Rome


Rome
   Ancient tradition has it that Rome was founded by the twins Romulus and Remus in the mid-eighth century BCE, a dating supported by archaeological evidence of early settlements found on the Palatine Hill. Romulus became Rome's first king, establishing a monarchic form of government that lasted until 509 BCE when the Senate abolished monarchic rule and established a republic. In 44 BCE, Julius Caesar, who had declared himself Rome's dictator, was murdered and in 27 BCE his great-nephew and adopted son, Octavian, became Rome's first emperor, taking on the name Caesar Augustus. The Roman Empire eventually grew to become one of the largest and most powerful of the ancient era, and in fact so huge that in the third century CE Diocletian was forced to set up a tetradic ruling system to ensure its proper administration.
   Constantine the Great, who ascended the imperial throne in 324, did away with Diocletian's tetradic form of government, declared himself sole ruler, and moved the capital from Rome to Constantinople (now Istanbul), splitting the empire into two. With the Edict of Milan (313) he granted Christians the freedom to worship openly and soon after he built Old St. Peter's to mark the saint's tomb, with this establishing Rome as the center of Christendom. In 321, he gave the Church the right to own and sell property, and donated to Pope Sylvester I the Lateran Palace in Rome. Soon landowners began granting their properties to the papacy, most in the vicinity of Rome, though some of the lands were as far south as Sicily. In 754-756, the Frankish King Pepin reaffirmed the Church's ownership of the Roman duchy and made further land donations to the papacy in the Umbrian, Emilia-Romagna, Marche, and Campania regions of Italy. In 781, and again in 787, Pepin's son, Charlemagne, reconfirmed the papacy's ownership of the territories his father had endowed to the papacy, and gave the Church added lands in Umbria, Emilia-Romagna, Marche, Campania, Tuscany, Lazio, and Calabria. The Papal States were extended further when in 1115 Countess Matilda of Tuscany be-queathed to the pope her domain in the Marche region. With these donations, the papacy became the largest landowner on the Italian peninsula, dominating most of the Tyrrhenian coast to the west, and a large portion of the Adriatic coast to the east.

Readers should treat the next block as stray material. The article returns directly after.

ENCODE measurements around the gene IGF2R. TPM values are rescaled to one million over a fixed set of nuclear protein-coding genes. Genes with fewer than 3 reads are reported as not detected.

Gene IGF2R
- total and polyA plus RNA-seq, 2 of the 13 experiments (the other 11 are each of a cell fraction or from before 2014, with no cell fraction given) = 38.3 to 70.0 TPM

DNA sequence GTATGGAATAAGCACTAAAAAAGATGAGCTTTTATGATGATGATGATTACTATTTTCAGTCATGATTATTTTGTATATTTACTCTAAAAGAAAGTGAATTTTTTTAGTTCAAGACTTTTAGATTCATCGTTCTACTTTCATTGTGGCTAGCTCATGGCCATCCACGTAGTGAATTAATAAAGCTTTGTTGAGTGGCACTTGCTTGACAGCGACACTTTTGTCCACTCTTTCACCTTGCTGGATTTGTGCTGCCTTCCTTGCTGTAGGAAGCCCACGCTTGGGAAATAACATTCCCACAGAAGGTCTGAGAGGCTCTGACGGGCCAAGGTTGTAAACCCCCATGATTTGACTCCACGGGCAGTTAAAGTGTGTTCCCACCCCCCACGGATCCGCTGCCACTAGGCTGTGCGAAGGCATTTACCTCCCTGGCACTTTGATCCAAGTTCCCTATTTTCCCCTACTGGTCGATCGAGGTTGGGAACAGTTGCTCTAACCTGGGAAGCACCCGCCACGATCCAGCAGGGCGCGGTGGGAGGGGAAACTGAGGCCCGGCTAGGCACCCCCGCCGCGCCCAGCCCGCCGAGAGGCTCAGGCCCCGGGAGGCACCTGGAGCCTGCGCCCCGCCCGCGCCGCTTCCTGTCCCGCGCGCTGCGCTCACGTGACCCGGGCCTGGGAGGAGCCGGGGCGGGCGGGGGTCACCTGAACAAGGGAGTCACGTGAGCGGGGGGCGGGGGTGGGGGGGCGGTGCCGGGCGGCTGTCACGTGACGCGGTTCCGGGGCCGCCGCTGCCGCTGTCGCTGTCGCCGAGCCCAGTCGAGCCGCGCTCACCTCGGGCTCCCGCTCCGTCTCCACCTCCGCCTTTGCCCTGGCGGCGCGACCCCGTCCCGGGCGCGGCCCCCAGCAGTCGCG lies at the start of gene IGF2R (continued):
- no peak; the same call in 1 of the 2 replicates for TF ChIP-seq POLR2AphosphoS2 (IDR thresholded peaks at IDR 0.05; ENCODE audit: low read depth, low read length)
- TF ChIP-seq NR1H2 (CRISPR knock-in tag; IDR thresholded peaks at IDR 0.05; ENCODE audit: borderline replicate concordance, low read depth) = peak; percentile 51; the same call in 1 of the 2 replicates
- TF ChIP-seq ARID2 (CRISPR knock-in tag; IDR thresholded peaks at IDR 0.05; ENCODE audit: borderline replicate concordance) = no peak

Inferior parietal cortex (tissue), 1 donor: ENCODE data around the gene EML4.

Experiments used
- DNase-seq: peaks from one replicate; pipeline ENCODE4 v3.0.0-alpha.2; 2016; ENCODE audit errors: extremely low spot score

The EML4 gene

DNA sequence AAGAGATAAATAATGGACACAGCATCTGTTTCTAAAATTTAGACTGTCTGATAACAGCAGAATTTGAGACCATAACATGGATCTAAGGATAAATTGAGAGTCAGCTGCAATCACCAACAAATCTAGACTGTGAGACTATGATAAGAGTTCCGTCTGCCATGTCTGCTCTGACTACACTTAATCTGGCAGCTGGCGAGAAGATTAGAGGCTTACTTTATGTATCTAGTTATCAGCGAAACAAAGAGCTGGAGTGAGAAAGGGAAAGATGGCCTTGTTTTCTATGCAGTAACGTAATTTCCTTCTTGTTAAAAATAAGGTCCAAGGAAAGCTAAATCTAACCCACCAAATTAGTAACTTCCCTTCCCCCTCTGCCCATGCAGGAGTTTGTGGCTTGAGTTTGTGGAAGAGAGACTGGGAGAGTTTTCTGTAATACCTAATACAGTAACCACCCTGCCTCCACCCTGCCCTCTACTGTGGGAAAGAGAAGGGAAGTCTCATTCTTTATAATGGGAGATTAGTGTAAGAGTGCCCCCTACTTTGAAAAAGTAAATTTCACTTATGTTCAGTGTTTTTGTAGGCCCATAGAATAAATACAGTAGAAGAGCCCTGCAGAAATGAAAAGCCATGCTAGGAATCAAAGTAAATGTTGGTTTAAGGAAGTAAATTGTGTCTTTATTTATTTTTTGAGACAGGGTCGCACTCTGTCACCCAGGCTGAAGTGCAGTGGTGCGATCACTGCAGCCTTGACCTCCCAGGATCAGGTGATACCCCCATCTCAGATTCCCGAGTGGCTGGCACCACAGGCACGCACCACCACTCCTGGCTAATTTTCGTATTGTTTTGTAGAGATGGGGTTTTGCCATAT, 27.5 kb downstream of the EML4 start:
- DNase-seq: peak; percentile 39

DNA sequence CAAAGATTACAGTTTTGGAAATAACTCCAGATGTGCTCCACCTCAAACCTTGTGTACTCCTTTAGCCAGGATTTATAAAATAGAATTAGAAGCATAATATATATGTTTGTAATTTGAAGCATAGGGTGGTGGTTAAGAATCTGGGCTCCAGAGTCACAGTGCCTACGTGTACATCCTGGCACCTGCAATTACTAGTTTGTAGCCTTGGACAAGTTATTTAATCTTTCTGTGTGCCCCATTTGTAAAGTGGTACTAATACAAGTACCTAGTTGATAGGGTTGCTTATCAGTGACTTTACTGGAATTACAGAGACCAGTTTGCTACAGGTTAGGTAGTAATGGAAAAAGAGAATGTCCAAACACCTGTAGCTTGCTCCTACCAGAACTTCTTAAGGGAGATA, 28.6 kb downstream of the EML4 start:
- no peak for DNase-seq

For most of the medieval era, Rome was plagued with strife among the great feudal families, especially the Colonna and Orsini, and the power struggle between the papacy and the Holy Roman emperors. Though Giotto, Pietro Cavallini, and Jacopo Torriti had been active in the region, it was not until the papacy could be ensured a permanent seat in Rome that the city became a major player in the development of the Renaissance. Martin V, who returned the papacy to Rome in 1420 after the Great Schism, initiated the restoration of pilgrimage sites, such as the Church of St. John Lateran, to lure pilgrims to the area and encourage economic growth. He commissioned Masolino, Gentile da Fabriano, and Antonio Pisanello to provide works to embellish these sites. Other popes followed suit, but it was not until the reign of Nicholas V that Rome was systematically improved under the direction of Leon Battista Alberti. By the 16th century, Rome had become a major center of art, thanks to the presence of Michelangelo, Raphael, and Bramante and, by the 17th century it was the capital of the art world, a position it held until the dawn of the 18th century, when France took the lead.
   See also Sack of Rome.

Historical dictionary of Renaissance art. . 2008.

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